foot of a wooded knoll, and there we made an interesting discovery,
namely, the remains of an old Indian camp and the ruins of two large
birch-bark canoes. In November, at Northwest River Post, I heard the
story of those canoes.
Twelve years before, it appears, the band of Indians that had camped
there, being overtaken by early ice, was forced to abandon its canoes
and make a dash for the Post. Game was scarce, and the fish had gone
to deeper waters. The Indians pushed desperately on overland, but one
by one they fell, until at last the gaunt fiend, Starvation, had
claimed them all. Since that time no Indian has ever travelled that
trail—the route to Michikamau upon which we had stumbled was thereupon
abandoned. The Indians believe the trail is not only unlucky, but
haunted; that if while on it they should escape Starvation—that
terrible enemy which nearly always dogs them so closely—they are
likely to encounter the spirits of them that died so many years ago.
Not knowing anything of this tragic story, we merrily ate our luncheon
on the very spot where others in desperation had faced death. It was
to us an old Indian camp, and an additional reason for believing we
were on the right trail, that was all. While we ate, the sun came out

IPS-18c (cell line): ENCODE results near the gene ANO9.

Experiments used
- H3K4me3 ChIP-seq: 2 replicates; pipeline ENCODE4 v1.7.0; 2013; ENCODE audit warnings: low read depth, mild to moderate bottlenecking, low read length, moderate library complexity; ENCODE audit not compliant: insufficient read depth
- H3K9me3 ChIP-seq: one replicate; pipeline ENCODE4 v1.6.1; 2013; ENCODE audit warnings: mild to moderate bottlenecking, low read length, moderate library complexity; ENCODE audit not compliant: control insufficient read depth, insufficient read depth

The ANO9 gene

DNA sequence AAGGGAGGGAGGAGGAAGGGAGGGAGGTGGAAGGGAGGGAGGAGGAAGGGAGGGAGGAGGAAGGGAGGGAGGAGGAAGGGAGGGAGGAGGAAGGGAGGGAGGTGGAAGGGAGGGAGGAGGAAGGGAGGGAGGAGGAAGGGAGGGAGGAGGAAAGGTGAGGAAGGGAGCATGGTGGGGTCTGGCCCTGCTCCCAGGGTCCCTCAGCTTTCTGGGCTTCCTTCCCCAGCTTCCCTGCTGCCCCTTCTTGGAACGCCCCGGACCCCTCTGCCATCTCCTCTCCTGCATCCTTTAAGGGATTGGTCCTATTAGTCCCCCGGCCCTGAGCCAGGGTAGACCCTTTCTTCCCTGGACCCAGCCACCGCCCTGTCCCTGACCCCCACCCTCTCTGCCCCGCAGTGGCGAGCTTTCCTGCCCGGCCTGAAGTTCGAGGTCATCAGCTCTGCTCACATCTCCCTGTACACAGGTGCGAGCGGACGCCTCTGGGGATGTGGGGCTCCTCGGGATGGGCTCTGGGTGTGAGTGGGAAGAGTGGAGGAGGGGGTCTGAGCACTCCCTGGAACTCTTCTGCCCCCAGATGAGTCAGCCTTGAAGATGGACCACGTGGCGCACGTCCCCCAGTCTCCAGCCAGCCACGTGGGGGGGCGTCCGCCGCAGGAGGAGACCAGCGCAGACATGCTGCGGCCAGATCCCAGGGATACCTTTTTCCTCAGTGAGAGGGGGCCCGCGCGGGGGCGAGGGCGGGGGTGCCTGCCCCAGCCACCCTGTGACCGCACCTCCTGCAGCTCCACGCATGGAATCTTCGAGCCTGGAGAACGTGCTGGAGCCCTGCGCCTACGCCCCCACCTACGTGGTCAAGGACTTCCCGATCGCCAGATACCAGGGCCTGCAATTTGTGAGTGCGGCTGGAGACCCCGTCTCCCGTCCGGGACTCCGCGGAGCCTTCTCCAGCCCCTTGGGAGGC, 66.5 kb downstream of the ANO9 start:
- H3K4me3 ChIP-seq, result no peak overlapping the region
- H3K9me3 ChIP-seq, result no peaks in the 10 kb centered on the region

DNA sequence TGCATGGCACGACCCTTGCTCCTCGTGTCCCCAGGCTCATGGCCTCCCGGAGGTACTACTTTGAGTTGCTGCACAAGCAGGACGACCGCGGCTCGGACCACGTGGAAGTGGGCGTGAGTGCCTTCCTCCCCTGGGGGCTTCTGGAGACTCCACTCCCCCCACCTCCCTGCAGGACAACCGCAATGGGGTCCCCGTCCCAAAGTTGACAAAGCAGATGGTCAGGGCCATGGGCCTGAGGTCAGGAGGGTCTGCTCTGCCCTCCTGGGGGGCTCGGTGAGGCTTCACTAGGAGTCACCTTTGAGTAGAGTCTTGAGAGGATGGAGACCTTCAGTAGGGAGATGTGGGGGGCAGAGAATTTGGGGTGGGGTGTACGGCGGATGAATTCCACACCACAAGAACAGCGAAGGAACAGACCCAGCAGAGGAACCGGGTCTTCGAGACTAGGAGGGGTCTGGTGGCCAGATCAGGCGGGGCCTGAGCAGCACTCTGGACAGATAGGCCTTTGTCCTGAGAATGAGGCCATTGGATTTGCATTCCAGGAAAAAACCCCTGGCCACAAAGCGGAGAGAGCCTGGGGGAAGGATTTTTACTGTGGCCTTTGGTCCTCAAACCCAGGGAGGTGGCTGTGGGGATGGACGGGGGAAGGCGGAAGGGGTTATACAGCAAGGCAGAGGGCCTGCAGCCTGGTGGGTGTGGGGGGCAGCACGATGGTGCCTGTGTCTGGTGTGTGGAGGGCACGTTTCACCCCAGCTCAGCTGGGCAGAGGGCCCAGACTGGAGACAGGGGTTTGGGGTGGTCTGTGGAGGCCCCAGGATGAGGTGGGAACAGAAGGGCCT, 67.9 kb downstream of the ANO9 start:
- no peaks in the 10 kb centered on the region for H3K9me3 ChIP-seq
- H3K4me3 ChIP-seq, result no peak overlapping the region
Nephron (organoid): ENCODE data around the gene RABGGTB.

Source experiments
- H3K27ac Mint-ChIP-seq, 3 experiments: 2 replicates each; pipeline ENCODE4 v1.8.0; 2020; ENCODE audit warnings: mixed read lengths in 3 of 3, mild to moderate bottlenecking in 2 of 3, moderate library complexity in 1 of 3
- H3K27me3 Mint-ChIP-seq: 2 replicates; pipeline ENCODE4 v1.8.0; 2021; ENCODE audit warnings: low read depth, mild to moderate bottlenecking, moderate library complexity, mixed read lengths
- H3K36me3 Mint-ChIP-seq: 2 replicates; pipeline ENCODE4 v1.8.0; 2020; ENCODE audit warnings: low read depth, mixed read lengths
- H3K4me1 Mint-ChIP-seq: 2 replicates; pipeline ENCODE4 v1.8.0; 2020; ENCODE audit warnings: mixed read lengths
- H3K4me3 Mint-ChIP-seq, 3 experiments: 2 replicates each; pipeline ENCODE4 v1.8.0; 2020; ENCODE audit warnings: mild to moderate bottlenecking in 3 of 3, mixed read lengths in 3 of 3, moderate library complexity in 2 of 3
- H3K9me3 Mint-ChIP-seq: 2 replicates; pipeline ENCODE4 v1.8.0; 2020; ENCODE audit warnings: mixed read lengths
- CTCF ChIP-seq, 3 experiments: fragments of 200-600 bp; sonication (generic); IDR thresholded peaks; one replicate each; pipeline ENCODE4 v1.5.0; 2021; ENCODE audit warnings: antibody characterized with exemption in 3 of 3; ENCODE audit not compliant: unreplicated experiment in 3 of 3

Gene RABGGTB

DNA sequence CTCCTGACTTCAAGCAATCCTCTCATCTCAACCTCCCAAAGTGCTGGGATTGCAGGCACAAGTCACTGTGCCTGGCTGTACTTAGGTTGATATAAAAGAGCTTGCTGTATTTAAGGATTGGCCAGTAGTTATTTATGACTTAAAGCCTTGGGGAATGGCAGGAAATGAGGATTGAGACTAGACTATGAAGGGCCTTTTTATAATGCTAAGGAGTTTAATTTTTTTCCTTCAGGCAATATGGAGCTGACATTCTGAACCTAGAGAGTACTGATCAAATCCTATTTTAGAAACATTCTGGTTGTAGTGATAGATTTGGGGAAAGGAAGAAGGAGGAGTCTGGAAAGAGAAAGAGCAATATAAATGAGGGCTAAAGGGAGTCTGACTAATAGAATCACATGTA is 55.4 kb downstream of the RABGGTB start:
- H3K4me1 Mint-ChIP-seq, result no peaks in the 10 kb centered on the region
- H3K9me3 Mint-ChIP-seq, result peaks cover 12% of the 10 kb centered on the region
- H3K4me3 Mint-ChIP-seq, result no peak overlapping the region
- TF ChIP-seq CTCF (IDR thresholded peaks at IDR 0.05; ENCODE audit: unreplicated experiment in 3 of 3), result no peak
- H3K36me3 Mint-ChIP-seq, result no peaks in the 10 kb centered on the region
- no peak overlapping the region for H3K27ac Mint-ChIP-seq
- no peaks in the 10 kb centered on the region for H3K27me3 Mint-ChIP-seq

brilliantly, and we resumed our paddling feeling ready for almost
anything that might happen. And something soon did happen—something
that made the day the most memorable so far of the trip.
No rapids intercepted our progress, and in an hour we had paddled three
miles, when, at a place where the river widened, a big woodland stag
caribou suddenly splashed into the water from the northern shore, two
hundred yards ahead. I seized my rifle, and, without waiting for the
canoe to stop, fired. The bullet went high. The caribou raised his
head and looked at us inquisitively. Then Hubbard fired, and with the
dying away of the report of his rifle, George and I shouted: "You hit
'im, Hubbard; you've got 'im!" The wounded caribou sank half way to his
knees, but struggled to his feet again. As he did so, Hubbard sent
another shot at him, but missed. Slowly the big deer turned, and began
to struggle up the bank. Again Hubbard and I fired, but both shots went
We ran the canoe to shore, and while I made it fast, Hubbard and George
ran breathlessly ahead to where the caribou had disappeared. I followed
at once, and soon came upon them and the caribou, which fallen thirty
yards from the river with a bullet through his body just back of the
left shoulder. A trail of blood marked his path from the river to